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San Francisco announces £300m ticketing overhaul with MaaS-ready system.

Posted on Oct 2, 2018

San Francisco’s Metropolitan Transportation Commission has signed a ticketing deal with Cubic Transportation SystemsSan Francisco’s Metropolitan Transportation Commission (MTC) has signed a deal to overhaul its ticketing system that it hopes will lower costs and bring a welcome boost to revenue. The smartphone-enabled system would bring the operator's ticketing facilities in line with other leading transport operators, such as Singapore and London – both of which allow passengers to pay using smartphones. The Californian city has agreed a £300 million deal that will introduce an integrated app equipped to allow users to check real-time information, reload their accounts, plan trips and open ticket barriers using their smartphones.

The system, which will integrate with the Clipper smart card, has been developed by Cubic Transportation Systems (CTS) and will be rolled out in phases over a five-year period transitioning into a 10-year full operations term commencing in 2022. CTS, which was named as a preferred bidder for the San Francisco contract in September, took over the Clipper platform from the original operator ten years ago.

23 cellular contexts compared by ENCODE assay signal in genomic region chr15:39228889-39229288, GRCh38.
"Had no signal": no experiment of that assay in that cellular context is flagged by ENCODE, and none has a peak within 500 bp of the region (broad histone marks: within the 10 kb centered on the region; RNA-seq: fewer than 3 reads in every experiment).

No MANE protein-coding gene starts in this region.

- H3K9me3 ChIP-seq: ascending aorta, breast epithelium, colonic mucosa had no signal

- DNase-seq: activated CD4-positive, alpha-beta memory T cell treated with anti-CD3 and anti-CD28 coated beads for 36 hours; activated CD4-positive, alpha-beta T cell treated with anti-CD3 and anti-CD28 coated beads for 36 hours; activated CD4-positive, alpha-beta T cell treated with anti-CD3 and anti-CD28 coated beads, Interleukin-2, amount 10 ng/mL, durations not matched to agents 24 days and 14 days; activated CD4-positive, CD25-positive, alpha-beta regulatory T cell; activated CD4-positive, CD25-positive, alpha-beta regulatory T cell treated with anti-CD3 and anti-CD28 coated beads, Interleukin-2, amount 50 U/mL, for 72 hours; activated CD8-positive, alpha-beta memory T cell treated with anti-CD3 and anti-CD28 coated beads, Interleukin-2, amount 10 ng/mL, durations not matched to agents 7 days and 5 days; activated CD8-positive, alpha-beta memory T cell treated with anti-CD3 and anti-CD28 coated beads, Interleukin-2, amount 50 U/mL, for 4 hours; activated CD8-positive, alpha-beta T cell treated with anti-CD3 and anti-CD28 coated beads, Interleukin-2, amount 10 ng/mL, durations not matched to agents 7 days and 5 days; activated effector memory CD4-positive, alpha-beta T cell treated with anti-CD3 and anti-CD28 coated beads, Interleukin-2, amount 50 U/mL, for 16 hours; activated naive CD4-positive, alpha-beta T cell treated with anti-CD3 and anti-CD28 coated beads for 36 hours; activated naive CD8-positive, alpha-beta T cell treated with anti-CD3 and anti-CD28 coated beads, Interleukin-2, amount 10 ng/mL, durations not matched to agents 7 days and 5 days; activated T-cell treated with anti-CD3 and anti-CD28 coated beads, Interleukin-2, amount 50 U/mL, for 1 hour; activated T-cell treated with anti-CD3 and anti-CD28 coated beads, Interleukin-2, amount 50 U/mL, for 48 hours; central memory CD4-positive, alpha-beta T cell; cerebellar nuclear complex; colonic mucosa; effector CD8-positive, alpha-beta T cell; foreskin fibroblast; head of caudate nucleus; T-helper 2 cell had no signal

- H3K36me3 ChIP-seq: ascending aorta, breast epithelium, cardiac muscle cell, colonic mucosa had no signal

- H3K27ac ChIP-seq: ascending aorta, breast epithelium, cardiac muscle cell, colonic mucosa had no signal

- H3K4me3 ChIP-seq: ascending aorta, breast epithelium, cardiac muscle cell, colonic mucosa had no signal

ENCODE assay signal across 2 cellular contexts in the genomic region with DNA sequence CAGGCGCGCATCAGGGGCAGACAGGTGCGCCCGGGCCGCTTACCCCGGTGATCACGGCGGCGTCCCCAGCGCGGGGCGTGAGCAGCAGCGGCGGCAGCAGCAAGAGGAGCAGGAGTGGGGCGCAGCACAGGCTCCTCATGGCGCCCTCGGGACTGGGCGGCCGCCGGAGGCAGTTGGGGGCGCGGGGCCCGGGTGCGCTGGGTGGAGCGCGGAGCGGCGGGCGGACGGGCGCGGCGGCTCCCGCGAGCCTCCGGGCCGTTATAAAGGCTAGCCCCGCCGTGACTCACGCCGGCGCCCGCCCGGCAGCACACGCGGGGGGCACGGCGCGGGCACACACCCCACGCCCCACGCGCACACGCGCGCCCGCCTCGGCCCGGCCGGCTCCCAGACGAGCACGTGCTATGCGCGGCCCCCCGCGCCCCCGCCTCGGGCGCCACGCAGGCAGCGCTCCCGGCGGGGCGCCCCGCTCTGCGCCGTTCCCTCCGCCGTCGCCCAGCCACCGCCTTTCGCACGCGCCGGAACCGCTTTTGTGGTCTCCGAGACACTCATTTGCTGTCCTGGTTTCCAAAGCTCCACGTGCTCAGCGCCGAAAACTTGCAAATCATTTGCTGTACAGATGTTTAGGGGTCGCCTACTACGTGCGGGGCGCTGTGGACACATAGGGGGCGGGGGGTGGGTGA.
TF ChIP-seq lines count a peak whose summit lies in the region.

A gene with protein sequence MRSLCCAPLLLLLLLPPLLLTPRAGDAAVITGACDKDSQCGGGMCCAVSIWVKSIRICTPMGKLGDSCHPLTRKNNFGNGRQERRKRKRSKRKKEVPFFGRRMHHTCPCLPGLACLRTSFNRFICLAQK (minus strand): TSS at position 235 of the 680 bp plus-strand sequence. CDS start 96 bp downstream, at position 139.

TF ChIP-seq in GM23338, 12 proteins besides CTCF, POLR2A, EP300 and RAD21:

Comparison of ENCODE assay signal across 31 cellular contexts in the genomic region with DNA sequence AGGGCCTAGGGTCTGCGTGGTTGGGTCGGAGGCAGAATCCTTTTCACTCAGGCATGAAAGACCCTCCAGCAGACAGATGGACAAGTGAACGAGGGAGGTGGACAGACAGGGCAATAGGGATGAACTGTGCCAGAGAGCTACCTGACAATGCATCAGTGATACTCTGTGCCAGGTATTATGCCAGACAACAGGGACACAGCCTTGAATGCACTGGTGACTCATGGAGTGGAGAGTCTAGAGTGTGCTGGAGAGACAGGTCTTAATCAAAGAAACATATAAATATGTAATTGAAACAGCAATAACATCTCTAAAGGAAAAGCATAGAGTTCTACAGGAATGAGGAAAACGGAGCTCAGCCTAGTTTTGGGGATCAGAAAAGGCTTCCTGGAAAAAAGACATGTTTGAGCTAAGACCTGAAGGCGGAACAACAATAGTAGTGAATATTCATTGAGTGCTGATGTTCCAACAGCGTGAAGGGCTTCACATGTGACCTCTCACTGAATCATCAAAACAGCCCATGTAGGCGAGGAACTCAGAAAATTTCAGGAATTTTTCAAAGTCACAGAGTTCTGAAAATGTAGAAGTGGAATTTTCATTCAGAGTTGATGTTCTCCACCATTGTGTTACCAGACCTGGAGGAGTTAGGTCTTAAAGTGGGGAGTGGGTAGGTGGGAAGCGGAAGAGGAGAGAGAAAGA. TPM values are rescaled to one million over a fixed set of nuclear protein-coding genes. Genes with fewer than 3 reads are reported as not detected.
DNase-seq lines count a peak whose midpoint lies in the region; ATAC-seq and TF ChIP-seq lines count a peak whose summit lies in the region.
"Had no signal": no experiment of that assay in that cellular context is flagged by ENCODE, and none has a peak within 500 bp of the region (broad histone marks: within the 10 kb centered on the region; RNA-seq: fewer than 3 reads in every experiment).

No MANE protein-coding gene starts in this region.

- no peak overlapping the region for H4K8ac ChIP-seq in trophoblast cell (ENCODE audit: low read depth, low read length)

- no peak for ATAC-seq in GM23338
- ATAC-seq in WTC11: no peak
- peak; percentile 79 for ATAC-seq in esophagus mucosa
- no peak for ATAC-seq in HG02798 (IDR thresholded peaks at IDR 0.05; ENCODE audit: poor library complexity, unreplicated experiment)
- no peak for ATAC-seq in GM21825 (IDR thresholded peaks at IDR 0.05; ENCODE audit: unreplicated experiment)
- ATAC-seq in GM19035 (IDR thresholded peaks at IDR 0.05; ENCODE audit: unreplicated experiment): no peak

MTC will be upgrading its system architecture to offer the latest upgrades from 2019, fitting out its network with readers that will be capable of issuing and validating tickets from smartphones and smart cards, subject to them being adopted by Clipper operators. CTS will operate the new system in partnership with its cloud services partner @Microsoft, the tech giant that will provide a range of “financial, analytic and customer management software”.

CTC adds the MTC contract to the fare systems contracts that it currently operates in New York, Boston, Los Angeles, Miami and Washington D.C., along with Brisbane in Australia. The company has said that its NextCity ticketing platform has the capability to link up with other services in order to offer a total Mobility as a Service (Maas) solution, with possible partnerships between bike share, car share, parking and other transport modes as they develop.

CTS president, Matt Cole, said the new system would give San Francisco the power to improve the experiences of its customers, lower costs and drive revenue. “The ability to add third-party partners for shared services is building a truly integrated mobility system that enables connected journeys.”


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Topics: Ticketing, Passenger Information Systems

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